June 13th to 19th is International Men’s Health Week in Australia. It’s a week all about urging men to prioritise their health, something that stereotypically they could be better at doing. Especially in Australia where ‘she’ll be right’ is an all too common attitude when it comes to many things including health.
Men’s Health Week is an opportunity to educate the wider public about all that can be done to improve the state of men’s health. Men’s Health Week was created in the United States in 1994 by Congress to heighten awareness of preventable health problems and encourage early detection and treatment of disease amongst both men and boys.
While originally focused on physical health, these days mental health and emotional wellbeing play a big part of the week every year. The week highlights the health challenges faced by men in Australia and abroad and is underpinned by events than can be replicated year-round to improve the physical, emotional and mental health of men and boys.
Through a myriad of events, promotions and publicity around Australia, Men’s Health Week is designed to provoke thought and discussion about what needs to be done to improve men’s health. The theme of the week this year is ‘building health environments for men and boys’. It focuses on creating physically, mentally and emotionally healthy environments in the home, workplace and social settings.
In Australia, Men’s Health Week is coordinated by Western Sydney University and you can find more resources about men’s health on their website.
A boy born in Australia in 2010 has a life expectancy of 78 years while a girl born in the same year is expected to live for 82.3 years on average. From the beginning, boys suffer more illness, and accidents and regularly die earlier than females in this country. The male suicide rate is four times the rate of women, which equates to five men taking their own lives per day on average. Meanwhile, accidents, cancer and heart disease also account for the other major causes of male deaths in Australia.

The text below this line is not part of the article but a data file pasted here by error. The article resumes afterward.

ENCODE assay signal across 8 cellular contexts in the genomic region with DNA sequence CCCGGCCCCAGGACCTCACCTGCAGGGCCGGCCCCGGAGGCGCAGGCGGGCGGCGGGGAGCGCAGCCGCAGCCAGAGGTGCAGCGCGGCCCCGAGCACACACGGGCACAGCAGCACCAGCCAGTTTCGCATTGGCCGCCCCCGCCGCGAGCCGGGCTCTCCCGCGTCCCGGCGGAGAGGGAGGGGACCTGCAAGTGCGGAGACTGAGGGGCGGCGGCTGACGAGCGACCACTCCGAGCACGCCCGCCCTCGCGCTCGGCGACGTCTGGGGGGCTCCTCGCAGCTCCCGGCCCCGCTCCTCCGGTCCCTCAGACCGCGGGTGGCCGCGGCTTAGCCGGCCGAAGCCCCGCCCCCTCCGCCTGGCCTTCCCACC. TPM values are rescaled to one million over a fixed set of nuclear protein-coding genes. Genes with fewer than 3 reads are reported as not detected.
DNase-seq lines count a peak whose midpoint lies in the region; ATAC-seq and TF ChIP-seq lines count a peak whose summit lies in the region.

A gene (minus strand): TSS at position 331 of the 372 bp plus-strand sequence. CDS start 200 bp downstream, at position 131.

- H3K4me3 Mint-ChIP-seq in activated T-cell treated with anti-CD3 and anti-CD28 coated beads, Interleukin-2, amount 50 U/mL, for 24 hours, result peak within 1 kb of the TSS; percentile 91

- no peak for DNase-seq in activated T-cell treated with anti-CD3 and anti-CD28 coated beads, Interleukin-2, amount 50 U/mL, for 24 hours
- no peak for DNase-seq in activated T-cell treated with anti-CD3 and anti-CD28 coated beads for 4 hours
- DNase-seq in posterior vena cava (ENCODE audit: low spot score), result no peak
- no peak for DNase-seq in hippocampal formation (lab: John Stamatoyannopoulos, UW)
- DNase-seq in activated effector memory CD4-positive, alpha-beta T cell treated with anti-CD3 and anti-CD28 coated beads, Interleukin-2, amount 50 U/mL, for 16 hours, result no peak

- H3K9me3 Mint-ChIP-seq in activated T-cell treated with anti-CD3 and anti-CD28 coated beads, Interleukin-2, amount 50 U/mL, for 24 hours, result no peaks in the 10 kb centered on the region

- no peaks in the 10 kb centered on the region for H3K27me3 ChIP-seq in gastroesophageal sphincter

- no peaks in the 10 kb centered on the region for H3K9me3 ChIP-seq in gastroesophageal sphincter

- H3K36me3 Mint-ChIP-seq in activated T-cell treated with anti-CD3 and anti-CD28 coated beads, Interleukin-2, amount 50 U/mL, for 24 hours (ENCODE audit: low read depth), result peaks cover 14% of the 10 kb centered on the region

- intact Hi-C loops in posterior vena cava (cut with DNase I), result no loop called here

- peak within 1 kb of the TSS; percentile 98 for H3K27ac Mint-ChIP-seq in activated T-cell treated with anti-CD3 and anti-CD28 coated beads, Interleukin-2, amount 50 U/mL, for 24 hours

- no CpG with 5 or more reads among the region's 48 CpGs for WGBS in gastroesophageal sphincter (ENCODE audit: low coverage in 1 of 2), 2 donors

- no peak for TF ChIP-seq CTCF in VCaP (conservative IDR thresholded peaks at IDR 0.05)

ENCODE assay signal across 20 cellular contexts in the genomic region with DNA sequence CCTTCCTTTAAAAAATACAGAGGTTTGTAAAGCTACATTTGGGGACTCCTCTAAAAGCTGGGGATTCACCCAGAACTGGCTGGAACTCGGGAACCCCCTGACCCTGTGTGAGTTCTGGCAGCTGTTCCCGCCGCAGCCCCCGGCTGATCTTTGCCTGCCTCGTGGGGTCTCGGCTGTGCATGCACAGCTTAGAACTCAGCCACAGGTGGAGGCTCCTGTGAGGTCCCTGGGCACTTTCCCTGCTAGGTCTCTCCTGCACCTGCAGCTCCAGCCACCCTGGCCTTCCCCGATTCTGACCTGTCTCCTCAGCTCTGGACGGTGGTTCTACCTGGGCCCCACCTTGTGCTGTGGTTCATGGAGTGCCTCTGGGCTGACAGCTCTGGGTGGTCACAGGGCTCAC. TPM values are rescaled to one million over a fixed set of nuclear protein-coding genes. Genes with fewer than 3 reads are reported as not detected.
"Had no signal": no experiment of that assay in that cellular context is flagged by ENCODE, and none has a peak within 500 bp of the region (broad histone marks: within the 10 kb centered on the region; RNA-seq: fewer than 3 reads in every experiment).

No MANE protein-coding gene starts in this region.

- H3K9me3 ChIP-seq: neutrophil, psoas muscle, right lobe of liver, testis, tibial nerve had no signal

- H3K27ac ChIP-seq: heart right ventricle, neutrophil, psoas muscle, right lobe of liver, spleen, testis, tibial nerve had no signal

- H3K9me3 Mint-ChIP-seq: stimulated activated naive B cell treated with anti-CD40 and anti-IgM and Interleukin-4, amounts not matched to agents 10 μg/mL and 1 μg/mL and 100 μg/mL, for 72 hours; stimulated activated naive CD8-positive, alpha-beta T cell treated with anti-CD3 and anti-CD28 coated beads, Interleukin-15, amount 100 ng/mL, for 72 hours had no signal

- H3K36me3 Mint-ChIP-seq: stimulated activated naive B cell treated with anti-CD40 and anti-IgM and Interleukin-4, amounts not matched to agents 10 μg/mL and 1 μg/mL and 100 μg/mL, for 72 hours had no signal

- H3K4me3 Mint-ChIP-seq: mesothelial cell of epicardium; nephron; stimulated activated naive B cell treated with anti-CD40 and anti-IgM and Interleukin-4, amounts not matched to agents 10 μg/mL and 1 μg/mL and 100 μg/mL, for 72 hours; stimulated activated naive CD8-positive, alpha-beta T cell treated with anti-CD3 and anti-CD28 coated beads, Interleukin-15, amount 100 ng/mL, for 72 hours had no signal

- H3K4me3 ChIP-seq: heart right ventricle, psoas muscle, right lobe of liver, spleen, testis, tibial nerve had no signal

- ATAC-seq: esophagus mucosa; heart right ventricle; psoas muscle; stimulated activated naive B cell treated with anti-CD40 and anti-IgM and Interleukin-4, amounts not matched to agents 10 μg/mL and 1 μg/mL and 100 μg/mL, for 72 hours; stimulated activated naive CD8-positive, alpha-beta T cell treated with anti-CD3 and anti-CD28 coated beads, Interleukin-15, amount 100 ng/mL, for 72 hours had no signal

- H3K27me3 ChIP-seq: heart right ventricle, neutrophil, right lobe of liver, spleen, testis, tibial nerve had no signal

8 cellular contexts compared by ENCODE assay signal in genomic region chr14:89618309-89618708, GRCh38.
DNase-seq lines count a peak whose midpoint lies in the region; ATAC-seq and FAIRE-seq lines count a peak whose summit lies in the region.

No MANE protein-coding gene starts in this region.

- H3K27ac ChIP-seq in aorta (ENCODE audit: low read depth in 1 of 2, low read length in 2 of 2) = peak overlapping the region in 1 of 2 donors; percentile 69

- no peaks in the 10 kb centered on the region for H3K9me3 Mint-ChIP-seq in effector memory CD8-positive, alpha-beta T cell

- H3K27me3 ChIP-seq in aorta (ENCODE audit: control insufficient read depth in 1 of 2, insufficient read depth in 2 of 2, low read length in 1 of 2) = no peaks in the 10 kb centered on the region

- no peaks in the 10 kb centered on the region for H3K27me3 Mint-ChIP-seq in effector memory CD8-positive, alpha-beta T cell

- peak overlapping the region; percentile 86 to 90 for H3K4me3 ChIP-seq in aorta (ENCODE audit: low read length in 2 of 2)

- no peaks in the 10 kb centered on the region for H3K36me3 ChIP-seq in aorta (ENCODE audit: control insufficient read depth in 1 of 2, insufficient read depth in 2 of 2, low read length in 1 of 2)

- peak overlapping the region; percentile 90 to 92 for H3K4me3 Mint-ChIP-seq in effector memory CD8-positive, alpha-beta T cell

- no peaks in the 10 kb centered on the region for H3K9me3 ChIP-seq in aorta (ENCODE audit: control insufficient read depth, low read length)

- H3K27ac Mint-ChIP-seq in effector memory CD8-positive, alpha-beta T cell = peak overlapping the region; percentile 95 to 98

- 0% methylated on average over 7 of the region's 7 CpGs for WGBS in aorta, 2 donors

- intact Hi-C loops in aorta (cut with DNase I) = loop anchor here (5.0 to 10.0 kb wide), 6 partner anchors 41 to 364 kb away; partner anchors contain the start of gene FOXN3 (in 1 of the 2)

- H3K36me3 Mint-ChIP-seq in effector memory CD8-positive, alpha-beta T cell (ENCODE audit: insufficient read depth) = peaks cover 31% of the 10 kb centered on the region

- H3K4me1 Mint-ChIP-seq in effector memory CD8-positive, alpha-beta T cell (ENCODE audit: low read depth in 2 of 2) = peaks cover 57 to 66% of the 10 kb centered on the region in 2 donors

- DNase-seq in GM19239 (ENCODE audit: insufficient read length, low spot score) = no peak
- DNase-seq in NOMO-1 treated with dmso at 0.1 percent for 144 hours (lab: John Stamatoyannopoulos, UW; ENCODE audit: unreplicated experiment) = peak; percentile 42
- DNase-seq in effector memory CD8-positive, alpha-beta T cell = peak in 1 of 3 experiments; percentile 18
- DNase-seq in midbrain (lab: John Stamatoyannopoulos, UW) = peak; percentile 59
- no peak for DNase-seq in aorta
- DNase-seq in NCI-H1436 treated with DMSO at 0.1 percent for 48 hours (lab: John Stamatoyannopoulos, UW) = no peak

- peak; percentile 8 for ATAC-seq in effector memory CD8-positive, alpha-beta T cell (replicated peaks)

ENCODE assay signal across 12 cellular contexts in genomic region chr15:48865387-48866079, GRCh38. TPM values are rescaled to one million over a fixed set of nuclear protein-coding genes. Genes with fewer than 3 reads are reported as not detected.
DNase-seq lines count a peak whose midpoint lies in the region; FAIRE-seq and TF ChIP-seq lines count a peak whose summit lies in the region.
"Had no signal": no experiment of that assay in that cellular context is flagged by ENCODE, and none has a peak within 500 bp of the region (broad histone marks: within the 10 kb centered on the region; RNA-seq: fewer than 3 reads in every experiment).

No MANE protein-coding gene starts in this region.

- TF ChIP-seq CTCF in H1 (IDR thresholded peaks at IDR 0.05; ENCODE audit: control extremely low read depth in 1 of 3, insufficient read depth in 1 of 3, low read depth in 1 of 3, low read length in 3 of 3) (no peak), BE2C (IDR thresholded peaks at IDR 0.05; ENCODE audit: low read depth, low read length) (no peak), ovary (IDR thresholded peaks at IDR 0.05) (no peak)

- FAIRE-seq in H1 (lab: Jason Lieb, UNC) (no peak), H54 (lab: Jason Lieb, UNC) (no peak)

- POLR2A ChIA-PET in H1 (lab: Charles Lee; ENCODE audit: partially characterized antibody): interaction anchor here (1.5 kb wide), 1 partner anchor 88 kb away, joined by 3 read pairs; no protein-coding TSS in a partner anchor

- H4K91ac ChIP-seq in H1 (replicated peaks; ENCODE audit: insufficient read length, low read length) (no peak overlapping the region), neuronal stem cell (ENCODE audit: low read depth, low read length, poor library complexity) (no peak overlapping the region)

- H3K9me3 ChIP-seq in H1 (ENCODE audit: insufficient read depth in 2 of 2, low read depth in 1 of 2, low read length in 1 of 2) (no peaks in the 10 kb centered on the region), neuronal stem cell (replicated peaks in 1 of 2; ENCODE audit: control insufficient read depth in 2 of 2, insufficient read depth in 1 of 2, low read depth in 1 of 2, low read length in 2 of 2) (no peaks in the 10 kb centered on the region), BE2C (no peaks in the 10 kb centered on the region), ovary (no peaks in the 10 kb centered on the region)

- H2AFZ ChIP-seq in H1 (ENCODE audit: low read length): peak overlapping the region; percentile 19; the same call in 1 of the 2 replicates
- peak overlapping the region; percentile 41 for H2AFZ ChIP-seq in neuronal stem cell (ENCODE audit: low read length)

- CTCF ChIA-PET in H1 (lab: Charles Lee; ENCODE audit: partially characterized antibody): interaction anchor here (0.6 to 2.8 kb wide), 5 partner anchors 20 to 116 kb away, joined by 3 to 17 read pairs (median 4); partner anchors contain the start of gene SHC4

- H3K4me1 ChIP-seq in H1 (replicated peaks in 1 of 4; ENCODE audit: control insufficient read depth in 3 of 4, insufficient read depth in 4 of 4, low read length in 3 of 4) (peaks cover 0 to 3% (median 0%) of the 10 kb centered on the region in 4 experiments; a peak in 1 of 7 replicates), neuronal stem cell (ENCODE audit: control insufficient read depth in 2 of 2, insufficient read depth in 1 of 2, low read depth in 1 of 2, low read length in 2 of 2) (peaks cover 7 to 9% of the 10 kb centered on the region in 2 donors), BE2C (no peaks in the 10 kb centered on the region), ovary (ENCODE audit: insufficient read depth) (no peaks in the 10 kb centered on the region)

Given that suicide, cancer and heart disease in many cases can come from unaddressed health concerns and lifestyle factors, many of these deaths can be prevented. While we’ve never been more aware of mental health, men are still more likely to face a stigma when coming forward to friends and family or even avoid seeking a professional when dealing with their mental health. The more comfortable boys and men feel about talking to people, be it a professional or someone they trust, the better chance we have as a society to see the male suicide rate lower. That means fewer sons, brothers, fathers, cousins, nephews, partners, and boyfriends taking their lives unnecessarily. Make sure to check in with your family, friends and colleagues, even the ones that always seem happy and really ask how they are. Feeling like you can’t talk to anyone can be an incredibly isolating feeling.
Cancers and heart disease are more about lifestyle factors that you can, in many cases, have more direct control over. Below are a few things to be aware of that can cause not only heart disease but also stroke. It’s also important to know that there is no single cause for conditions like cardiovascular disease, instead, several factors that may increase your chance of having a heart attack or stroke.
- Poor diet
- High cholesterol
- High blood pressure/hypertension
- Management of diabetes
- Being inactive
- Being overweight/obese
- Management of depression
If you are wanting to find out more about the above and how you can tackle one or more of them, please see the Better Health website here.
This Men’s Health Week, look out for yourself and others to increase awareness of men’s health and make sure the men in our lives take care of themselves and get the medical assistance they need both proactively and reactionary.
If you would like to discuss your mental health with someone, please contact your local GP or talk to LifeLine on 13 11 14 in Australia.